Archives for posts with tag: Gili Trawangan

The countdown has started. David and I have just 9 days left before we get on a flight back to the States. My best bud Eliza left a few days ago to head back to NYC after a fun week snorkeling on Gili Trawangan and swimming and celebrating my birthday in Kuta, Lombok. And now David and I are hunkering down with our last dollars and preparing ourselves for our next culture shock. Home.

Eliza and I on the boat to Gili Trawangan

It has been an amazing and unforgettable 5 months.

I’ve started to make a list of the things I will miss.

Dodging potholes on the motorbike. The drive at night on the motorbike back home from Yeye’s in Uluwatu, looking up at the starry sky. Sweat. Banana juice. The smell of incense. Being barefoot. Calling out “cow” or “monkey” while driving. The sound of flip-flops. Nightly rain showers. The friendliness of the Balinese. The deafening sounds of nature. The ease of starting conversations with other travelers. The smell of satay sizzling on the street. Vivid colors everywhere. Smiling and highfiving children. Ants in my food. Hearing Indonesians sing Justin Bieber. The feeling and sounds of life everywhere – plants enveloping you and thousands of bugs crawling and flying, geckos scurrying, chickens clucking and roosters crowing, rust-colored cows, algae and mud covered water buffalo, dogs barking or sleeping, leggy goats.

David and Eliza on Gili Trawangan

It’s going to be weird going home. Real life. Ugh.

We successfully arrived to Gili Air, the 2nd largest out of three famous beach islands off of Lombok, Indonesia. Much of the draw of these islands is their relatively undeveloped and unspoiled nature. There are few permanent residents – from Gili Meno, population 300, to Gili Air, population 1800. Only bungalows with thatched roofs provide shelter to the arriving tourists who come in search of some of the best diving and snorkeling in the world, and you must walk along the dirt pathways as there are no motorbikes or cars on the islands. Your own two feet or a horse cart must do all of the work.


We arrived just a day before the New Year and were told by locals on Lombok that the islands were incredibly packed for the holiday – some even told us that people were camping on the beaches of Gili Trawangan, the social hub of the Gilis. However, arriving to Gili Air we easily found a large, cheap room although most places were in fact full.

David, mom, and I spent our days on the beach, and the days where the clouds rolled in or we had rain (the rainy season ends in February despite the fact that the islands of the Indonesian archipelago vary greatly in climate) were spent cross-legged under the covered, beachfront berugas while playing cards and backgammon and sipping our fresh fruit smoothies or an ice cold Bintang.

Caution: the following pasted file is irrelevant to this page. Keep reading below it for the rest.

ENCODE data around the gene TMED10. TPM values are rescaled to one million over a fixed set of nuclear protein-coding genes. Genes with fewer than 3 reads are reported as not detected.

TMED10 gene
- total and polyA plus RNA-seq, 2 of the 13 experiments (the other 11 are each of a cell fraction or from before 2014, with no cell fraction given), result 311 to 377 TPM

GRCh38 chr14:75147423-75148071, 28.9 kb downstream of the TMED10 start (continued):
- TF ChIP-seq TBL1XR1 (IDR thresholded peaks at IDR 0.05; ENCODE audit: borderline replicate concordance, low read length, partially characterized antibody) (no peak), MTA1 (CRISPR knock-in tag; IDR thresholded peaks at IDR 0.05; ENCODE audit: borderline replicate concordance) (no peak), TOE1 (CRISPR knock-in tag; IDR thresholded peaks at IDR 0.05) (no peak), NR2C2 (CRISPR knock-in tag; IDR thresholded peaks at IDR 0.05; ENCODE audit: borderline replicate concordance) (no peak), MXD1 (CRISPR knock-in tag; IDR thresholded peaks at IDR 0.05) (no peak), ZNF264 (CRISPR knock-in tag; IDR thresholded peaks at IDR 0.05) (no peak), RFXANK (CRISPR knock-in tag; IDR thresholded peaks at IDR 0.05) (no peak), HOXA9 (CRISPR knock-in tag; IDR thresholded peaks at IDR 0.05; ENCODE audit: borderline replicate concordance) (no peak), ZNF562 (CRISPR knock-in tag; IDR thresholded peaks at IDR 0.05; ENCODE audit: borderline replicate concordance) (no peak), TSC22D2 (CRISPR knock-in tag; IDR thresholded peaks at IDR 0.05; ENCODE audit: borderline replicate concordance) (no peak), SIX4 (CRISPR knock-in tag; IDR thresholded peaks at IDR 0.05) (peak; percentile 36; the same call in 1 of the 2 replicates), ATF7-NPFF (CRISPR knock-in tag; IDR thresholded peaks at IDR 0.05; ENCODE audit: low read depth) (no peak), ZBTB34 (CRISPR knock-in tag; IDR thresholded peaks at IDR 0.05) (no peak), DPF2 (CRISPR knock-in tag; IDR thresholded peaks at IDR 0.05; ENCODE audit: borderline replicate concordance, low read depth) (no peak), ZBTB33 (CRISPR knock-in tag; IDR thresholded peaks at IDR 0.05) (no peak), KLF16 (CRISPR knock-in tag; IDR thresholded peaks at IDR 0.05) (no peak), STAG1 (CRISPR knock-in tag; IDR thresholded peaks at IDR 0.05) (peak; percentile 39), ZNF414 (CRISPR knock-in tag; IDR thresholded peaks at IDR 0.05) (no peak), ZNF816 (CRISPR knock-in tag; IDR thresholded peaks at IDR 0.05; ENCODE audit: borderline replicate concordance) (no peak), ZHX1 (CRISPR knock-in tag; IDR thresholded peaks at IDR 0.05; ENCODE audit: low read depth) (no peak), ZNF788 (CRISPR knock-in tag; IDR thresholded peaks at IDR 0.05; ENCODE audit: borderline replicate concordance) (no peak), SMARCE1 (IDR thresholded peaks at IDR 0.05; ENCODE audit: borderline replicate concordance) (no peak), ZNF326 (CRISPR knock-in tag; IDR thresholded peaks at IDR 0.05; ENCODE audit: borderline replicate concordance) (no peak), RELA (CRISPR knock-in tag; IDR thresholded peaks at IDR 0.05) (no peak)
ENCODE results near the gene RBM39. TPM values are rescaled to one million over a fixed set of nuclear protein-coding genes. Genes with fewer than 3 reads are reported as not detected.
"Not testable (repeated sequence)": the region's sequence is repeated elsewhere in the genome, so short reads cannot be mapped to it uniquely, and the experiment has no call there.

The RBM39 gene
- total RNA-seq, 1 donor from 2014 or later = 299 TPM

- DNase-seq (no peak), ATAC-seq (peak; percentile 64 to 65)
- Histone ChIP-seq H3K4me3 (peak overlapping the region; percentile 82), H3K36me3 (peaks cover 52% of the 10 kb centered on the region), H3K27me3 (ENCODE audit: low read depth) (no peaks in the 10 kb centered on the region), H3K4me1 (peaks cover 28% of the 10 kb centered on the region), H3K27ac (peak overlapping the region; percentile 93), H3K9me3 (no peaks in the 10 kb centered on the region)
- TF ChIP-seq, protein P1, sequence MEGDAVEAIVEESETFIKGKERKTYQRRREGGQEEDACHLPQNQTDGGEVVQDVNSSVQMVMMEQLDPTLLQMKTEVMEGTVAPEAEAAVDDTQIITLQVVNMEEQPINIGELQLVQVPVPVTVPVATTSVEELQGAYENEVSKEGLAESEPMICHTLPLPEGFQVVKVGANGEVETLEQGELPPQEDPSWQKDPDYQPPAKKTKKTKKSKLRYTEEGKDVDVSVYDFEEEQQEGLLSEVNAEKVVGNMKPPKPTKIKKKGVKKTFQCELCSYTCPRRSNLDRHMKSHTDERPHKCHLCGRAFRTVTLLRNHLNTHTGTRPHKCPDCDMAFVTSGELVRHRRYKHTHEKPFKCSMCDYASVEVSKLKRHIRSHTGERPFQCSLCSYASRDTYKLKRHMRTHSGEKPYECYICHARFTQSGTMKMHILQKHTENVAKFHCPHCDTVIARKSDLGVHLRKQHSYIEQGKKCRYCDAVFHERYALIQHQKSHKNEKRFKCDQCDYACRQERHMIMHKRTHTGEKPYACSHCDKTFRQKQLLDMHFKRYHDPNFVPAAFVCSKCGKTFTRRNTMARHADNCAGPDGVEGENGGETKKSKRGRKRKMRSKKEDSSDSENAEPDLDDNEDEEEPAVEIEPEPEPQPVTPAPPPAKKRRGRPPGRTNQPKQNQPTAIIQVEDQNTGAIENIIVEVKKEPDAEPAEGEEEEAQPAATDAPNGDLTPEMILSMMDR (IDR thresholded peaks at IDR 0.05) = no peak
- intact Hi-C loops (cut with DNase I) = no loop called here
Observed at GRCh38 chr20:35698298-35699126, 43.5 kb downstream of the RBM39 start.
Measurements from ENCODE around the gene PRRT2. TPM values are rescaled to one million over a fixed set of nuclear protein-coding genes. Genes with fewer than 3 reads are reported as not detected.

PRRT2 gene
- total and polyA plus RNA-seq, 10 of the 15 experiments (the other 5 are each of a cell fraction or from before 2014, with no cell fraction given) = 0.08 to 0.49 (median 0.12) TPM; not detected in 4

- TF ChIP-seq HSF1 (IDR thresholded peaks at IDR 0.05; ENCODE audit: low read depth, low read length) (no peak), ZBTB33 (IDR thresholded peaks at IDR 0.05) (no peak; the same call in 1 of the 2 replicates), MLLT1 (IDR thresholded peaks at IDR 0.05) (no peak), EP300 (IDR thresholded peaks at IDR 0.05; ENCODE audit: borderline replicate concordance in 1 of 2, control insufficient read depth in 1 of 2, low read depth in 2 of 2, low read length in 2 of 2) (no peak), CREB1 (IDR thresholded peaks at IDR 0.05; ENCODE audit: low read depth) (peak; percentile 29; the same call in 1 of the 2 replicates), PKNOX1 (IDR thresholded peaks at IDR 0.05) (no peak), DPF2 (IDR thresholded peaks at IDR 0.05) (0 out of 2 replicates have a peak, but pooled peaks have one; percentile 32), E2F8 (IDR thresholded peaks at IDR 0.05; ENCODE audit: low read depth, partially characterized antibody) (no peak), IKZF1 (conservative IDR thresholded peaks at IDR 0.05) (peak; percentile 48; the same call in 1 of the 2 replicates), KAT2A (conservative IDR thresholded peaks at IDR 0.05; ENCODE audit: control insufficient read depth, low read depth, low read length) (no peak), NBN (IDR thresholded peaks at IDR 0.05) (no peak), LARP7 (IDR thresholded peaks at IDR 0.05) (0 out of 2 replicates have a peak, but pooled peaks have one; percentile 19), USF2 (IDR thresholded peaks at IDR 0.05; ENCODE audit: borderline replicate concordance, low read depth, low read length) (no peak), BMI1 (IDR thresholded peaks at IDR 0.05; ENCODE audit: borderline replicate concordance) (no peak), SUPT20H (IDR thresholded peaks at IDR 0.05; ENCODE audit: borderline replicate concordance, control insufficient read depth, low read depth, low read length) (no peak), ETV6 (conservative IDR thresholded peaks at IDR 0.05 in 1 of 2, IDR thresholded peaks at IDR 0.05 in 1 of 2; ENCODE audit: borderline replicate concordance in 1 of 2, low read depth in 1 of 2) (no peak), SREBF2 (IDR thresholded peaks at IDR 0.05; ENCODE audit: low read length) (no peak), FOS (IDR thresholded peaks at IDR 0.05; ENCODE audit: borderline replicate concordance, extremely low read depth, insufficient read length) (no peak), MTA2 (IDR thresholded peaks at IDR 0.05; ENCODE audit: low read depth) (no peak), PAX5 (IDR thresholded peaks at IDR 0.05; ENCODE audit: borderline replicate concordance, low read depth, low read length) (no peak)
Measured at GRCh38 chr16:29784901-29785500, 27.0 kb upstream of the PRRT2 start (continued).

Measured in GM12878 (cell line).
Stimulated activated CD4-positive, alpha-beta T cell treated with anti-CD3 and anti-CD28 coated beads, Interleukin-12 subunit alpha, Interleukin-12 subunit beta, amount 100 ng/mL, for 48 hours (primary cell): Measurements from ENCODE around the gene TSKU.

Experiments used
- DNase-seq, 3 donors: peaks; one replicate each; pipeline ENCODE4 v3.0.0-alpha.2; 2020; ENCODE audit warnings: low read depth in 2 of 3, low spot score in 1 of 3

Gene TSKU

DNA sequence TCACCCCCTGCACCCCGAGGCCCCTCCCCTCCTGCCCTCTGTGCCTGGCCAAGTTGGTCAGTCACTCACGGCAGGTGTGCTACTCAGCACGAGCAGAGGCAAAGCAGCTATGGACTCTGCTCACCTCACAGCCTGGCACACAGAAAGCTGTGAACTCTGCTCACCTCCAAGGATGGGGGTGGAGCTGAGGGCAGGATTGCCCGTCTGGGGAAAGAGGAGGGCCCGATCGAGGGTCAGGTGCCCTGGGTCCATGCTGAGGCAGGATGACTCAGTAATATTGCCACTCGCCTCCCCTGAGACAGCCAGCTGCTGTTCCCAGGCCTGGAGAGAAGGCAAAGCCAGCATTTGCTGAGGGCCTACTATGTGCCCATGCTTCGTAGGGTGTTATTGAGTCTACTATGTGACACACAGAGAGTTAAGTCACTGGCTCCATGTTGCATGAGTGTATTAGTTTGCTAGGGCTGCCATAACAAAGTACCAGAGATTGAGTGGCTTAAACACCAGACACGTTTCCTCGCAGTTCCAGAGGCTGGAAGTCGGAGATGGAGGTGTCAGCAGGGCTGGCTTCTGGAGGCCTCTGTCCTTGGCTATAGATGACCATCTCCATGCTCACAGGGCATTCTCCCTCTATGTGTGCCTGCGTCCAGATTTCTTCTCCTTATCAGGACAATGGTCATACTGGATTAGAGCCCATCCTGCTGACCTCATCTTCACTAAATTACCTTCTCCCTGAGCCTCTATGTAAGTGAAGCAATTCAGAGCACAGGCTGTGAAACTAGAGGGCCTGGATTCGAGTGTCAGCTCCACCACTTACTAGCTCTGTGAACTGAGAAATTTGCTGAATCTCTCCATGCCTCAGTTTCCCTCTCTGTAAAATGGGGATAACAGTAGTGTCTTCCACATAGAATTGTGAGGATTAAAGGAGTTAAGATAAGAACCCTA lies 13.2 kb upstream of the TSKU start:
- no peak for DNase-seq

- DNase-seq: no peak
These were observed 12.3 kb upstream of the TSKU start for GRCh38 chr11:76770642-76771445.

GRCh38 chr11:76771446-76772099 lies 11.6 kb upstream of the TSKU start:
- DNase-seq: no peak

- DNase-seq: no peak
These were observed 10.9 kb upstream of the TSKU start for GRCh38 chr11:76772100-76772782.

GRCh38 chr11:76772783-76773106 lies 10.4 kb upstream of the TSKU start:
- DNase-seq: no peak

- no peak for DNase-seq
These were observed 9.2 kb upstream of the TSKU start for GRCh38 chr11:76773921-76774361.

David spent most of his time at Manta Dive getting his Advanced Open Water certification while my mom and I explored Gili Air, and spent a day peddling around Gili Trawangan on rickety bicycles researching places to stay in March when my best friend Eliza comes to visit.

Each night we would go to the Chill Out Bar, owned by a beautiful Indonesian woman named Suzie, and get 2-for-1 mojitos or side cars for happy hour, followed by the best vegetarian curry I have ever had. Our last night on the island, after my usual time spent at the Chill Out Bar, I joined David and the German genius Carolina for drinks. Carolina headed home soon after, tired after a long day/night of diving with Dav, but David and I continued our tradition of staying out too late on our last night in a place, this time before an early morning boat and car ride the next day. We went to Zipp Bar and met up with Sean from North Carolina, a young pilot currently living in Tokyo who I had met that day on the boat back to Gili Air from Gili Trawangan. We drank Bintangs with him and another David, an expat from Perth, Australia who is the owner of Zipp Bar. Being the only ones at the bar at this hour, we filled the night with laughter, sing-a-longs to the Rolling Stones, and me dancing behind the bar with the 23-year old Indonesian bartender with a fro and a shirt that read, “Don’t be Naughty.” David left late in the night to head home and pack, but since the owner was buying us beers at this point I didn’t want to give up a good thing, and ended up getting back to the room at sunrise – just enough time to take a nap before strapping on my gigantic backpack and getting on the boat back to Lombok.

(Lizie – David and I both can’t wait for March. You will love it here. Miss you sistalady!)